Pritzker delivers speech on ‘Groundhog Day’ re-election budget

CHICAGO — Gov. JB Pritzker didn’t see his shadow while delivering the state of the state address on Groundhog Day.

When a groundhog doesn’t see its shadow on February 2 – which was the case for Willy at Woodstock on Wednesday – forecasters say it means an early end to winter.

I’m not sure what a no-holds-barred budget speech on Groundhog Day might mean for the Illinois governor’s impending re-election bid.

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But Pritzker’s speech reminded me of the classic movie, “Groundhog Day” – the story of a self-absorbed meteorologist living the inexplicably worst day of his life over and over again.

Throughout Pritzker’s first term, Illinois received exaggerated promises, proclamations and predictions from the billionaire trust fund governor who desperately wants us to believe he has invested hundreds of millions of dollars of his personal fortune to get elected – and try to shove a failed tax hike down your throat – because he has the interests of working people at heart.

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His budget speech was Groundhog Day, again.

As I watched, it seemed like Pritzker ruled over an imaginary version of Illinois and wanted us to believe we lived there too.

“Here’s one thing I know for sure. Illinois is the best place to live in the whole country,” he said.

It comes from a guy whose family divides its time between mansions and equestrian estates in Wisconsin, the Bahamas and Florida, and keeps money in offshore bank accounts to avoid paying taxes.

The Pritzker speechwriters made me laugh with a list of reasons why our state is the best of the best. Each refuted by a quick Google search, of course.

“Our history is more interesting, our food tastier, our businesses more innovative, our workers more industrious, our schools more distinguished, our culture more enlightening, and our people more diverse, intelligent, and creative than any other state in this great land of the world. ours,” the governor said.

There are rankings for most of these things that show, for example, that Illinois is not the most diverse and innovative state in America.

When Pritzker said that Illinois had “the number one ranked infrastructure in the nation,” he is quoting a cable news network listing and ignoring all other rankings that say otherwise.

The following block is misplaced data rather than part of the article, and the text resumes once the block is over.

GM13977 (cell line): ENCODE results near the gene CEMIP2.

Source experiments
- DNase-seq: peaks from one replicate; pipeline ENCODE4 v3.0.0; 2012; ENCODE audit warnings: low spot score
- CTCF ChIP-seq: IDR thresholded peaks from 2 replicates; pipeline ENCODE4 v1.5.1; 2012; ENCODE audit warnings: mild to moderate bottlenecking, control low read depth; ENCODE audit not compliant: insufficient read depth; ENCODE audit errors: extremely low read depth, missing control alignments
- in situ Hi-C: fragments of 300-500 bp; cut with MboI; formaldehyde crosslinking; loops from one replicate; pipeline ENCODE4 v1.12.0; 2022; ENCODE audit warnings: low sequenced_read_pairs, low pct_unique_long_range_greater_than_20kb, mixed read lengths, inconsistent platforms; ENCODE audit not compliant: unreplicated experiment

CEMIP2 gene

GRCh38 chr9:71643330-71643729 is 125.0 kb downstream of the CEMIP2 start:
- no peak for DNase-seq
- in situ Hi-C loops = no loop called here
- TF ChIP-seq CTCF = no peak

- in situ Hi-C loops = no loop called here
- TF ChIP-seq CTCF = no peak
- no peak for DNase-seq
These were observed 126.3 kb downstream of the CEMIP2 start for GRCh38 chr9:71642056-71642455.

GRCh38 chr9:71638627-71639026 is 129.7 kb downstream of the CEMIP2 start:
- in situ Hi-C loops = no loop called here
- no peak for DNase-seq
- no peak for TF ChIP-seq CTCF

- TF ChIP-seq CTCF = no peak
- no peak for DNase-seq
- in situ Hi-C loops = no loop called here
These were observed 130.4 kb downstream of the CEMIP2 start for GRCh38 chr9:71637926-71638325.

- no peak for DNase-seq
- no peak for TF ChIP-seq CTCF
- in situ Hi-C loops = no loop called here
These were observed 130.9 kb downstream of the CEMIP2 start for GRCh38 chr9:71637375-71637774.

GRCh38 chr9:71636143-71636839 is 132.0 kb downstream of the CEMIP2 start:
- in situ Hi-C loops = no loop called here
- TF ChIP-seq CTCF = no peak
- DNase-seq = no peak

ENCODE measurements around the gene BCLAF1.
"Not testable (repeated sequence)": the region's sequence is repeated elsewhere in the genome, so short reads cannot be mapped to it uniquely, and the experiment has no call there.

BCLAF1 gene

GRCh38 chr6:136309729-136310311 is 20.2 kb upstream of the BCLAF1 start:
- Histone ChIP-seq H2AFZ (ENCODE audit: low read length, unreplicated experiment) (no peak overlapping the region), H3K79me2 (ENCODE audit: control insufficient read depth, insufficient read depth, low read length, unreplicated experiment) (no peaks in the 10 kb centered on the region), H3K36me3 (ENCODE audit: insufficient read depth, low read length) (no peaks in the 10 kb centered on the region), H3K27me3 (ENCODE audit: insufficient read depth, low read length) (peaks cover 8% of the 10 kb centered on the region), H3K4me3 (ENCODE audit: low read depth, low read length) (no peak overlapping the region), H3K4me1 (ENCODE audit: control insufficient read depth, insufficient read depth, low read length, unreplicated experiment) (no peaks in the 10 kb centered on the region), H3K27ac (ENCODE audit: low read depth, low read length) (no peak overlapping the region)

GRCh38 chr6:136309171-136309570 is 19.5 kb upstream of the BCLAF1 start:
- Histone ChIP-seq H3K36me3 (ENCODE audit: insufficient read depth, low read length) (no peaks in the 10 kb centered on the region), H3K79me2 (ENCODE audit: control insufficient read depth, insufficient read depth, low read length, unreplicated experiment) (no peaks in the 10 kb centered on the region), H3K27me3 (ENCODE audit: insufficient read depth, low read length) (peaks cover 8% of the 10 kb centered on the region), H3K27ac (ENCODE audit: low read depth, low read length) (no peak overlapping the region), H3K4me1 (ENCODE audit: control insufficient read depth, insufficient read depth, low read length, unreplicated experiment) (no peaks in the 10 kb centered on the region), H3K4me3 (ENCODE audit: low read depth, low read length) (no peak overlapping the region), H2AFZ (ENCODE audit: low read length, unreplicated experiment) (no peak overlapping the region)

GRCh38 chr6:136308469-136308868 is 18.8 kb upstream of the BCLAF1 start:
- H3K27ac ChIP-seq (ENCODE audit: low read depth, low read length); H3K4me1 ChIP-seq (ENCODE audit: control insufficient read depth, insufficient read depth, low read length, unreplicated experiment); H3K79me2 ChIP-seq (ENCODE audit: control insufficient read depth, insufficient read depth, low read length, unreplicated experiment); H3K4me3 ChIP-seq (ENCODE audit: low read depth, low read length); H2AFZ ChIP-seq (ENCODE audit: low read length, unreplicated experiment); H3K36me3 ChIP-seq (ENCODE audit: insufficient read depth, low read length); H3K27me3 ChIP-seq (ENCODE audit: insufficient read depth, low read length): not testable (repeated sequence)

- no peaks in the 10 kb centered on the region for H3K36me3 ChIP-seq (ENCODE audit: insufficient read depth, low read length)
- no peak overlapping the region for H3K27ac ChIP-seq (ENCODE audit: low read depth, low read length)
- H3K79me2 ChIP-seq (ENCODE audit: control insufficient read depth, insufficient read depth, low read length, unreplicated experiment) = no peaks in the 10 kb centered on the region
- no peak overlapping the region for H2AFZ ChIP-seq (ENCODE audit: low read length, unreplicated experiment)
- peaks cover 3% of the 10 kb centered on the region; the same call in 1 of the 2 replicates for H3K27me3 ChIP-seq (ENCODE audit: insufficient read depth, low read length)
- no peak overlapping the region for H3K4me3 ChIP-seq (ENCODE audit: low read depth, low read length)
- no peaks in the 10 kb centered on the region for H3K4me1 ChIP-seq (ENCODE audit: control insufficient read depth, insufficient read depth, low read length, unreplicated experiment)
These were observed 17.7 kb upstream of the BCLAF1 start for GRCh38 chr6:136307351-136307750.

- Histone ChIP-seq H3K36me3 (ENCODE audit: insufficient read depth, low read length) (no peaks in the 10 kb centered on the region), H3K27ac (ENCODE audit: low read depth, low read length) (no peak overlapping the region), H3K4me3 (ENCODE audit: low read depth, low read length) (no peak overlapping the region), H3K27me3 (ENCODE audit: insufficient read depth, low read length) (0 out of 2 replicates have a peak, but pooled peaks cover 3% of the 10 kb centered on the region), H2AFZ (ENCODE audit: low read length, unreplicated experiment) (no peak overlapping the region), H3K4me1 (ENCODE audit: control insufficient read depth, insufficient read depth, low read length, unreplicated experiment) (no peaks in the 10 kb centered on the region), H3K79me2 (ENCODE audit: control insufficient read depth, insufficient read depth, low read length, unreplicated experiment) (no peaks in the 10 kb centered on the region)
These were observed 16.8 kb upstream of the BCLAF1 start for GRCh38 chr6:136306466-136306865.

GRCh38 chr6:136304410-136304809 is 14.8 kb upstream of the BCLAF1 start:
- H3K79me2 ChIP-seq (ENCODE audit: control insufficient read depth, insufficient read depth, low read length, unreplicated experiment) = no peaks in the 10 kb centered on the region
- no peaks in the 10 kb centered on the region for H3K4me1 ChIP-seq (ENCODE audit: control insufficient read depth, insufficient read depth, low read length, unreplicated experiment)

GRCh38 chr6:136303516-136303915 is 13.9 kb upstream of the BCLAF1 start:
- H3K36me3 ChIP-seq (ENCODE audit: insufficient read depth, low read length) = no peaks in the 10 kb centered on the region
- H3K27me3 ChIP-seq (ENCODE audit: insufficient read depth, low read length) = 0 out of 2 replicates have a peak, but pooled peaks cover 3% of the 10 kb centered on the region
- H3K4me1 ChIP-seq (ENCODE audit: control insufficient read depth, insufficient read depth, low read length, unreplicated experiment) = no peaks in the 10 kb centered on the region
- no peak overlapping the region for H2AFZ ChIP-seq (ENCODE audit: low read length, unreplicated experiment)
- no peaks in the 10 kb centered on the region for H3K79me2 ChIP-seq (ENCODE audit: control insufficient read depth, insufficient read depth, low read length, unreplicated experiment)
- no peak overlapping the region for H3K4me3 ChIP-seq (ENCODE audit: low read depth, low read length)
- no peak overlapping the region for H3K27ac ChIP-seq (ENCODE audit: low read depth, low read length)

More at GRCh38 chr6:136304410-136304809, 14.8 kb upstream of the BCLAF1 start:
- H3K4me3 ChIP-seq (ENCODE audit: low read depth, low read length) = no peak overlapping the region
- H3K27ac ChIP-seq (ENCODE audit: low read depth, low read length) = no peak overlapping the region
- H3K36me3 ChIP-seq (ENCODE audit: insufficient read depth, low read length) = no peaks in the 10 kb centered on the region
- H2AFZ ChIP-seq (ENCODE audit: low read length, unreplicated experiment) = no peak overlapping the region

The truth about Illinois is that our schools are not hailed as the most distinguished and our citizens are not the smartest in America, as the governor said.

Perhaps Pritzker thinks Illinois is naive enough to believe in blatant boosterism — of our state and himself — without context.

It seems the governor wants voters to remember his plan for a year-long pause on a planned gas tax, but forget that he championed that annual gas tax hike and the pushed through the legislature with former Speaker of the House Michael Madigan in 2019.

In the ultimate election-year gimmick, Pritzker says he wants the general assembly to “suspend” license fees for restaurants, a move he failed to make last year when he closed home restaurants and that it was not months away from an election.

Pritzker, who once avoided paying property taxes on a mansion by removing all toilets, has touted a proposal to extend property tax credits to homeowners who pay the sixth-highest median property tax bill in America.

In response to rising crime and gun violence, a campaign issue his Republican opponents say he hasn’t done enough to tackle, the looming election inspired Pritzker to suddenly become enlightened enough to “propose” increased spending on violence intervention, witness protection and summer jobs. But as shootings have increased in Chicago across the state over the past two non-election years, the governor shrugged his shoulders.

In his budget speech, the governor boasted that more Illinois “has been vaccinated than any other state in the Midwest.” What Pritzker didn’t say is that Illinois’ vaccination rate trails many of the most populous states, including New York, Pennsylvania and California. Even Florida has a higher vaccination rate than Illinois, according to the CDC.

In what appeared to be a blatant plea to show minority voters he cared, Pritzker claimed his administration was “leading with fairness, with the highest regional vaccination rates for our black and brown residents.” Nationally, however, Illinois ranked 14th and 9th respectively for the percentage of black and Latino residents vaccinated.

Indeed, Pritzker’s biggest vaccine “equity” push — a request to allow statewide access to a United Center mass vaccination site — has led to appointments. you mostly white commuters.

Pritzker’s budget speech was just one more proof that, no matter the topic, Illinois gets an augmented version of reality from our billionaire governor over and over again.

Like Groundhog Day.


Mark Konkol, recipient of the 2011 Pulitzer Prize for Local Reporting, wrote and produced the Peabody Prize-winning series “Time: The Kalief Browder Story.” He was producer, writer and narrator for the docuseries “Chicagoland” on CNN and a consulting producer on the Showtime documentary “16 Shots.”

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